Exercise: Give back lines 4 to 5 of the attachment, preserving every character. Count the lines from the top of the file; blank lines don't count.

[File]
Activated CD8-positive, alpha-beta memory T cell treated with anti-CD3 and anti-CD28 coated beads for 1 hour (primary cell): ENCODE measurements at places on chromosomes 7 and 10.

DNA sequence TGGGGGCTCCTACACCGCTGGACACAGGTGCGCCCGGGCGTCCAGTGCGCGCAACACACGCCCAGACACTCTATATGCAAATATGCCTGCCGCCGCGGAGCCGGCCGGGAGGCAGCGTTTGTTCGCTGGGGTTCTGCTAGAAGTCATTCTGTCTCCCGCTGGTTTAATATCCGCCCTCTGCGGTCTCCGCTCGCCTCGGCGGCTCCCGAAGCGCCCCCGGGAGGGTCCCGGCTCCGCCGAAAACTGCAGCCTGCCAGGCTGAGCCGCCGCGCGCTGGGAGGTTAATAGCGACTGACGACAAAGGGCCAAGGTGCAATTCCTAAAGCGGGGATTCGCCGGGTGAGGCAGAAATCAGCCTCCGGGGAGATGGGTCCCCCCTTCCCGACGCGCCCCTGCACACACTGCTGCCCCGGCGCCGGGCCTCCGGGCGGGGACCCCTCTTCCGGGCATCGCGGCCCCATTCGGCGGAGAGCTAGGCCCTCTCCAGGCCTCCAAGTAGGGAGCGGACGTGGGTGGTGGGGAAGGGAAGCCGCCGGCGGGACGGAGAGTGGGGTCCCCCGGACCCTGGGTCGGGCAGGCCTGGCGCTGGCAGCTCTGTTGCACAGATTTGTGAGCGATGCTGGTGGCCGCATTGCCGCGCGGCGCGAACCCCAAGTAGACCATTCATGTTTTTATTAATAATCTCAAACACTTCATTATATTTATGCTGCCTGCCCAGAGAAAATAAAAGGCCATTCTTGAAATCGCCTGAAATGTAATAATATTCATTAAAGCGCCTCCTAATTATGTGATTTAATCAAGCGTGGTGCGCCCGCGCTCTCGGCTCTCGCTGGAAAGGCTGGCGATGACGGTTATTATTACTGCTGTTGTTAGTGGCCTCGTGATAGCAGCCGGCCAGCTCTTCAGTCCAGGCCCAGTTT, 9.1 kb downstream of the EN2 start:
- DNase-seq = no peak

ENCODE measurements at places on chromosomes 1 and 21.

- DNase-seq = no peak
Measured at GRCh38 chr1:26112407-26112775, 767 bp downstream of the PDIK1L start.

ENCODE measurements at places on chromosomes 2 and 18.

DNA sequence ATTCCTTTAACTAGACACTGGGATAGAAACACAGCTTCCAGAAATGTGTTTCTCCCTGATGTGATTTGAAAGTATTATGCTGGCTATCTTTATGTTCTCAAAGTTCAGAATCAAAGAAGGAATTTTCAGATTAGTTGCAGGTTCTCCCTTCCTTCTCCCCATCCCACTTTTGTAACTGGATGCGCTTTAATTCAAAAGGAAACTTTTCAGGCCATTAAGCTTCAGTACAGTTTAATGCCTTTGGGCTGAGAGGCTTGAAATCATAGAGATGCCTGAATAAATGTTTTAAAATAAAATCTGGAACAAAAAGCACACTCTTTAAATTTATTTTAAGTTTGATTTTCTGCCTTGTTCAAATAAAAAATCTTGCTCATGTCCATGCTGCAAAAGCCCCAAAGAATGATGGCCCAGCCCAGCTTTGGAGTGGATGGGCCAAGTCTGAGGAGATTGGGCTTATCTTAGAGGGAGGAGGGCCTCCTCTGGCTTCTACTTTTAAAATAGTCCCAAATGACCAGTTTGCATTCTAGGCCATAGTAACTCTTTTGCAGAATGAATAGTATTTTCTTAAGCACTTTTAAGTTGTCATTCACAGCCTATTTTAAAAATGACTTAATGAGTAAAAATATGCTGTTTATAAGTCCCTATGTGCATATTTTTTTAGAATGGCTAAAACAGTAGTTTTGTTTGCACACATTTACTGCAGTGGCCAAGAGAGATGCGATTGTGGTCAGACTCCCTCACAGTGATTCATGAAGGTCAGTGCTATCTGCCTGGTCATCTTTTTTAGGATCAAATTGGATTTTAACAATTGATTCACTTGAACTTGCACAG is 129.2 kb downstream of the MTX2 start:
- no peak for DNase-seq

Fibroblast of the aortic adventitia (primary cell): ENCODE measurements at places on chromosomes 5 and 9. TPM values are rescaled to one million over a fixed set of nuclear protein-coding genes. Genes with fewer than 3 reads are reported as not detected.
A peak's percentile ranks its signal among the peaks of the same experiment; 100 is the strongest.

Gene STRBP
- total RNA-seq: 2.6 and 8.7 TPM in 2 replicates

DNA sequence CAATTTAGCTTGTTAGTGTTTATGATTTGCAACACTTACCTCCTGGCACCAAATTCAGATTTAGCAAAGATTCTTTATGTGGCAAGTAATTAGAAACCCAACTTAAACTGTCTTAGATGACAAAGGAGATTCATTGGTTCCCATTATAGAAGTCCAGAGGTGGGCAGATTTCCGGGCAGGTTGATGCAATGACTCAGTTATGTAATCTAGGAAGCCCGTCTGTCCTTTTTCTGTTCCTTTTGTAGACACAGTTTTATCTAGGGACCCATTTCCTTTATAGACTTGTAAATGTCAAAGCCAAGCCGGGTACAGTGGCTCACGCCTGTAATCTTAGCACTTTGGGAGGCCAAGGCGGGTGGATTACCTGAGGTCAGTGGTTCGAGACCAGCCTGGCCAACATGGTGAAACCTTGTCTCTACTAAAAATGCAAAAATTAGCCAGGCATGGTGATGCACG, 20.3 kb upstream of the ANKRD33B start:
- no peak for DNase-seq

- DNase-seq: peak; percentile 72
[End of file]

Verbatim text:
ENCODE measurements at places on chromosomes 1 and 21.

- DNase-seq = no peak